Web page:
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Conference Paper: Juvenile probationers adjudicated of violent and nonviolent offenses in Hong Kong: are they psychologically different?

TitleJuvenile probationers adjudicated of violent and nonviolent offenses in Hong Kong: are they psychologically different?
Authors
Issue Date2011
PublisherAsian Criminological Society (ACS).
Citation
The 3rd Annual Conference of the Asian Criminological Society (ACS 2011), Taipei, Taiwan, 17-19 December 2011. In Conference Proceedings, 2011, p. 404-415 How to Cite?
AbstractLimited is known about Hong Kong juvenile offenders who are put on probation. This study consists of 109 male juveniles (aged 14-20 years) who served their probation sentence in a community transitional housing. Of the sample, 34 juveniles are adjudicated for committing a violent offense, while the remaining 75 juveniles are found guilty of a nonviolent offense. Six psychometric measures assessing eight psychological correlates (self-esteem, life satisfaction, social bond, positive affect, negative affect, impulsivity, pro-offending attitudes, and self-perceived life problems) are administered. Four offending history variables (onset age of delinquent behavior, age of first adjudication, number of prior adjudication, and frequency of self-reported delinquency in the past 12 month) are also studied. For exploratory purpose, univariate and bivariate analyses of these two groups (juvenile violent and nonviolent probationers) are first computed. Ordinary Least Square (OLS) regression analyses indicate that several static (offending history) and dynamic (psychological correlates) risk factors are predictors of the juvenile violent and nonviolent probationers’ self-anticipated re-offending risk. Limitations of the study are outlined.
DescriptionConference Theme: Asian Innovations in Criminology and Criminal Justice
Part 9: Psychological and Family Factors and Crime
Persistent Identifierhttp://hdl.handle.net/10722/146058

 

DC FieldValueLanguage
dc.contributor.authorChan, OHCen_US
dc.contributor.authorChui, WHen_US
dc.date.accessioned2012-03-27T09:08:57Z-
dc.date.available2012-03-27T09:08:57Z-
dc.date.issued2011en_US
dc.identifier.citationThe 3rd Annual Conference of the Asian Criminological Society (ACS 2011), Taipei, Taiwan, 17-19 December 2011. In Conference Proceedings, 2011, p. 404-415en_US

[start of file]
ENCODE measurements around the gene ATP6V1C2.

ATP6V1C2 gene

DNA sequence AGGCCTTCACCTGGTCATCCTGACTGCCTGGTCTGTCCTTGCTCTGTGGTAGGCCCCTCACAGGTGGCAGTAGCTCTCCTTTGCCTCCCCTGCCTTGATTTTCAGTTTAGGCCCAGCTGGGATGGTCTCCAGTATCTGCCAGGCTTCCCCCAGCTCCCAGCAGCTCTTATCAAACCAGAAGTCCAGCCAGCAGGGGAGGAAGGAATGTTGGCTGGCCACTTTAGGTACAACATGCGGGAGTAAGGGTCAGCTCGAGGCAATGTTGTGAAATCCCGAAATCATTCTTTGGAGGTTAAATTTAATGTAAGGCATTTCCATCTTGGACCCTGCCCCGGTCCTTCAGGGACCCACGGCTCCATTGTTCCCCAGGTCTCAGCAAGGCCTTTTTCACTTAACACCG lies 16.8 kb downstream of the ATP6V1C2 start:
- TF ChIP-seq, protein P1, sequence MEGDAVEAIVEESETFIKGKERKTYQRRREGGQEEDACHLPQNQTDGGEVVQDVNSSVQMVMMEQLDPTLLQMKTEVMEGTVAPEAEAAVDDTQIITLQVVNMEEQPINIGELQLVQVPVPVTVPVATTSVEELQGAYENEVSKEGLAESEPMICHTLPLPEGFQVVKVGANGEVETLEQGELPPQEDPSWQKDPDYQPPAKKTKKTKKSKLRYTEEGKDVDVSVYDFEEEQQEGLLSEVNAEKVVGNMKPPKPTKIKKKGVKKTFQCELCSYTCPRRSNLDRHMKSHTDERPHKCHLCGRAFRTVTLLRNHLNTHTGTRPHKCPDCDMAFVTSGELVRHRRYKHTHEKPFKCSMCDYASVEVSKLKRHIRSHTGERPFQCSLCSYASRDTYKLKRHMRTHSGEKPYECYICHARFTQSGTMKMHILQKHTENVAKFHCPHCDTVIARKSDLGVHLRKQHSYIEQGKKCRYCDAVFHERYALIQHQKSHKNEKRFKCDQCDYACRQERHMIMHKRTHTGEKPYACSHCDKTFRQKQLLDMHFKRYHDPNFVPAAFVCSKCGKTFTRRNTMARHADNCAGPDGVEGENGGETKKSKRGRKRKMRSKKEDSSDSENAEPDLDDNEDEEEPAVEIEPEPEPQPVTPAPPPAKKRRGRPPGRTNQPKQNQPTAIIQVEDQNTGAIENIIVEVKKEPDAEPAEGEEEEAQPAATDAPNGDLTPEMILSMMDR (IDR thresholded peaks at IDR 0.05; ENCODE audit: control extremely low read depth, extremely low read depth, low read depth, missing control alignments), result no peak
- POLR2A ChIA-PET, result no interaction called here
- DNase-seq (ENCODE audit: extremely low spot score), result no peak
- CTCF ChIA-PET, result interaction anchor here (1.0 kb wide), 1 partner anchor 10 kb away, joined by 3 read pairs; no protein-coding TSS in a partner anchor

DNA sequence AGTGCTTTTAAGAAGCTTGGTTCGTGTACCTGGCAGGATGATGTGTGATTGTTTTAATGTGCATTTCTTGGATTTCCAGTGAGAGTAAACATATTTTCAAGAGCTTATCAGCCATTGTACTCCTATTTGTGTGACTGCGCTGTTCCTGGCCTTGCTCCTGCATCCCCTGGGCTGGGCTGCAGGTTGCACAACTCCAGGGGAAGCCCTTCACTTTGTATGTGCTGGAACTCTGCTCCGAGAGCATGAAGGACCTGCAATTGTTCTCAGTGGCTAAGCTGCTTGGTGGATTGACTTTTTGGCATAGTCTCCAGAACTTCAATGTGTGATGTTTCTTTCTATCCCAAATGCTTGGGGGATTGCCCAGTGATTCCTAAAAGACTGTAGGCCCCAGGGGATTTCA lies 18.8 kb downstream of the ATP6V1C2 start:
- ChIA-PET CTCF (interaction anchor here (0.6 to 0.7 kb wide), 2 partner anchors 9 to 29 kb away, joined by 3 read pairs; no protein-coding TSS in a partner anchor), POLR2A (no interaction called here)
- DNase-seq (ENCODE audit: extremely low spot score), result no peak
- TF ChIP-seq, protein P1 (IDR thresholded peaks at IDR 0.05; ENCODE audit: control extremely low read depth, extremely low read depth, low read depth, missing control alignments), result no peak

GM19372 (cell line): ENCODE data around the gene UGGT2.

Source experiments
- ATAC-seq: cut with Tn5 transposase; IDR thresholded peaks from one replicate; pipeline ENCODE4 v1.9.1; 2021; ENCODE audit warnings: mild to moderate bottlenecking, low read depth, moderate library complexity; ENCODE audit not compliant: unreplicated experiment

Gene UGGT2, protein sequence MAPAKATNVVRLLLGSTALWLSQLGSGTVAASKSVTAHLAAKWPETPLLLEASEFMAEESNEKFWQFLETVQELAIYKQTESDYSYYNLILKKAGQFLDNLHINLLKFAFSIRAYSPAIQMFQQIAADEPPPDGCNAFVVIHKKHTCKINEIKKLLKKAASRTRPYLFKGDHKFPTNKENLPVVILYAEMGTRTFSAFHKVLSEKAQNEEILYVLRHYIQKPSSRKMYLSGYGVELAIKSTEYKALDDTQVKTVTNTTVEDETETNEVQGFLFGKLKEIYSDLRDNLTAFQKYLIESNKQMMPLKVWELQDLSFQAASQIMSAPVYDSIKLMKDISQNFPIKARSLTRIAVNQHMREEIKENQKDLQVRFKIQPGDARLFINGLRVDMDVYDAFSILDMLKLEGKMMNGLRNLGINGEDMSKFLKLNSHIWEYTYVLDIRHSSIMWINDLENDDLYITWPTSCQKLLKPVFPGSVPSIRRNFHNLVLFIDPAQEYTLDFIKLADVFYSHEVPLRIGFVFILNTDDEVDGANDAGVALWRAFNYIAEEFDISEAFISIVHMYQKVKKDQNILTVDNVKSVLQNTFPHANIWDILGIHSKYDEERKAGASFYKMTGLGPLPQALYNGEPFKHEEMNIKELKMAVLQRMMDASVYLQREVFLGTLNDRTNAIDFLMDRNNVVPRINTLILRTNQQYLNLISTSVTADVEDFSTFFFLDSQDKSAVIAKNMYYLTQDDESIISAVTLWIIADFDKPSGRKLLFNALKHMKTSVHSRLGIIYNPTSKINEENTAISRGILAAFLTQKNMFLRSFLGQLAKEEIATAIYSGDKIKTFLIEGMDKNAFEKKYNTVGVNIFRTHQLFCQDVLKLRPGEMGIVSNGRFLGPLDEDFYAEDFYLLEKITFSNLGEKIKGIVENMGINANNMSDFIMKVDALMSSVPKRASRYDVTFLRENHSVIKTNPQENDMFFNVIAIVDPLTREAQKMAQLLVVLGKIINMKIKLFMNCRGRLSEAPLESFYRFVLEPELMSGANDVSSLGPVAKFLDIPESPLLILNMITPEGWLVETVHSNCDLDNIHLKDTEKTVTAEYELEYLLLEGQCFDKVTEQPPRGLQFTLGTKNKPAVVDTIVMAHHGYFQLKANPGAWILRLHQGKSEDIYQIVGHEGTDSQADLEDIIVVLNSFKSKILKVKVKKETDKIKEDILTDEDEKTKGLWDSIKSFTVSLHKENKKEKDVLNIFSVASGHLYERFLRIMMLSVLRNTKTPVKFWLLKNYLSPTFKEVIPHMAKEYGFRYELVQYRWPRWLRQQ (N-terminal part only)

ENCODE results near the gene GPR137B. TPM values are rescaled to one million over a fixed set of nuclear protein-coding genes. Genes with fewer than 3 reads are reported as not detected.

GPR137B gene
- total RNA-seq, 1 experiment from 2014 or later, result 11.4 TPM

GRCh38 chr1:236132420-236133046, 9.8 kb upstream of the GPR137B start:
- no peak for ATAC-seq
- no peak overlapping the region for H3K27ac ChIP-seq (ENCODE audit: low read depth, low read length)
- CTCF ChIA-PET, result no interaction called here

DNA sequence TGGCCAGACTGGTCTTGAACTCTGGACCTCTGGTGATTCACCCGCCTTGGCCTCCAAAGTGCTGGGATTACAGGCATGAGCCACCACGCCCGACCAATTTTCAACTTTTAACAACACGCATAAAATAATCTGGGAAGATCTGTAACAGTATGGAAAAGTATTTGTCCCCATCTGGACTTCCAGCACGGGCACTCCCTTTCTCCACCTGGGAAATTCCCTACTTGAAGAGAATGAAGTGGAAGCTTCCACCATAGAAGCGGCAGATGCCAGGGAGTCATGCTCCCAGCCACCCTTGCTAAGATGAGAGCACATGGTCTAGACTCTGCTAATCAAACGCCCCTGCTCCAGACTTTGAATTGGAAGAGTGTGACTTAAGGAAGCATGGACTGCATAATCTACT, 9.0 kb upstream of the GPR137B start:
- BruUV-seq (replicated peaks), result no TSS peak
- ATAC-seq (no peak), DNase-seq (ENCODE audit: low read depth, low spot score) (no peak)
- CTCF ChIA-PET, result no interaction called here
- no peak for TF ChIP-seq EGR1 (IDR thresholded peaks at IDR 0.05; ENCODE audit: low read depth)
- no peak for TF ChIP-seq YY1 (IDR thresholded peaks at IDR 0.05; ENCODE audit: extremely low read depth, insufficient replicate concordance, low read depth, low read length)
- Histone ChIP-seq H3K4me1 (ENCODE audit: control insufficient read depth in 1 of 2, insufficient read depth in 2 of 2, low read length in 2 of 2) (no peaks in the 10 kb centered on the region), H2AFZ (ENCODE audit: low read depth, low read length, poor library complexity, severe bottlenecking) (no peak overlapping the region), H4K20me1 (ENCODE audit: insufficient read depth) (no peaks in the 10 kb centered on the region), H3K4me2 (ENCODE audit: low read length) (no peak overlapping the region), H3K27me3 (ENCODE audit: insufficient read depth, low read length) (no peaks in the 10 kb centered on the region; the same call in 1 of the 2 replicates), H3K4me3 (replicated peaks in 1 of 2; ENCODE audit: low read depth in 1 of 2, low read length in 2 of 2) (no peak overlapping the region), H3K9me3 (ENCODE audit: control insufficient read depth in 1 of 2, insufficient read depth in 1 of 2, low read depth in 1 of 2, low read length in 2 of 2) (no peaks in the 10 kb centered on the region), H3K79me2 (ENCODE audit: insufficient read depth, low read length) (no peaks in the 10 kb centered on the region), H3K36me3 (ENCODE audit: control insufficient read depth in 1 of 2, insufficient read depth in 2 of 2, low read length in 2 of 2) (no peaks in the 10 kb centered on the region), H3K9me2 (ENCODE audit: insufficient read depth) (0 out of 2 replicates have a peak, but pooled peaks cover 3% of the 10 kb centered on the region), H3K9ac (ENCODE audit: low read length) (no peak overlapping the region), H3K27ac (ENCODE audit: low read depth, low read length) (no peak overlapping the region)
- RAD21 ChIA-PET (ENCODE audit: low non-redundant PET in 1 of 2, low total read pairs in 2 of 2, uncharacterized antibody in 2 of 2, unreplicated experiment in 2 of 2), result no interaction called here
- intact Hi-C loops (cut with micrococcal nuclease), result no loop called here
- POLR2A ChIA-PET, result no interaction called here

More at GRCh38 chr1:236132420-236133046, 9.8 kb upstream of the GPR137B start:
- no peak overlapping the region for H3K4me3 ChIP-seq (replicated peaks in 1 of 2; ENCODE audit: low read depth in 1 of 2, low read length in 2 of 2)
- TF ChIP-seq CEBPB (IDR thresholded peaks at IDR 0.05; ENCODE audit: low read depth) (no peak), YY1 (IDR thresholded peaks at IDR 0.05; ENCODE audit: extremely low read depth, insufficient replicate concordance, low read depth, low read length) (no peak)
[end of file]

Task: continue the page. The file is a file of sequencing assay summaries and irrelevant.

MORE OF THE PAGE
dc.identifier.urihttp://hdl.handle.net/10722/146058-
dc.descriptionConference Theme: Asian Innovations in Criminology and Criminal Justice-
dc.descriptionPart 9: Psychological and Family Factors and Crime-
dc.description.abstractLimited is known about Hong Kong juvenile offenders who are put on probation. This study consists of 109 male juveniles (aged 14-20 years) who served their probation sentence in a community transitional housing. Of the sample, 34 juveniles are adjudicated for committing a violent offense, while the remaining 75 juveniles are found guilty of a nonviolent offense. Six psychometric measures assessing eight psychological correlates (self-esteem, life satisfaction, social bond, positive affect, negative affect, impulsivity, pro-offending attitudes, and self-perceived life problems) are administered. Four offending history variables (onset age of delinquent behavior, age of first adjudication, number of prior adjudication, and frequency of self-reported delinquency in the past 12 month) are also studied. For exploratory purpose, univariate and bivariate analyses of these two groups (juvenile violent and nonviolent probationers) are first computed. Ordinary Least Square (OLS) regression analyses indicate that several static (offending history) and dynamic (psychological correlates) risk factors are predictors of the juvenile violent and nonviolent probationers’ self-anticipated re-offending risk. Limitations of the study are outlined.-
dc.languageengen_US
dc.publisherAsian Criminological Society (ACS).-
dc.relation.ispartof3rd ACS Annual Conference 2011 Proceedingsen_US
dc.rightsCreative Commons: Attribution 3.0 Hong Kong License-
dc.titleJuvenile probationers adjudicated of violent and nonviolent offenses in Hong Kong: are they psychologically different?en_US
dc.typeConference_Paperen_US
dc.identifier.emailChan, OHC: ohcchan@hku.hken_US
dc.identifier.emailChui, WH: ericchui@hkucc.hku.hken_US
dc.identifier.authorityChui, WH=rp00854en_US
dc.description.naturepostprint-
dc.identifier.hkuros199020en_US
dc.identifier.spage404-
dc.identifier.epage415-
dc.publisher.placeTaiwan-

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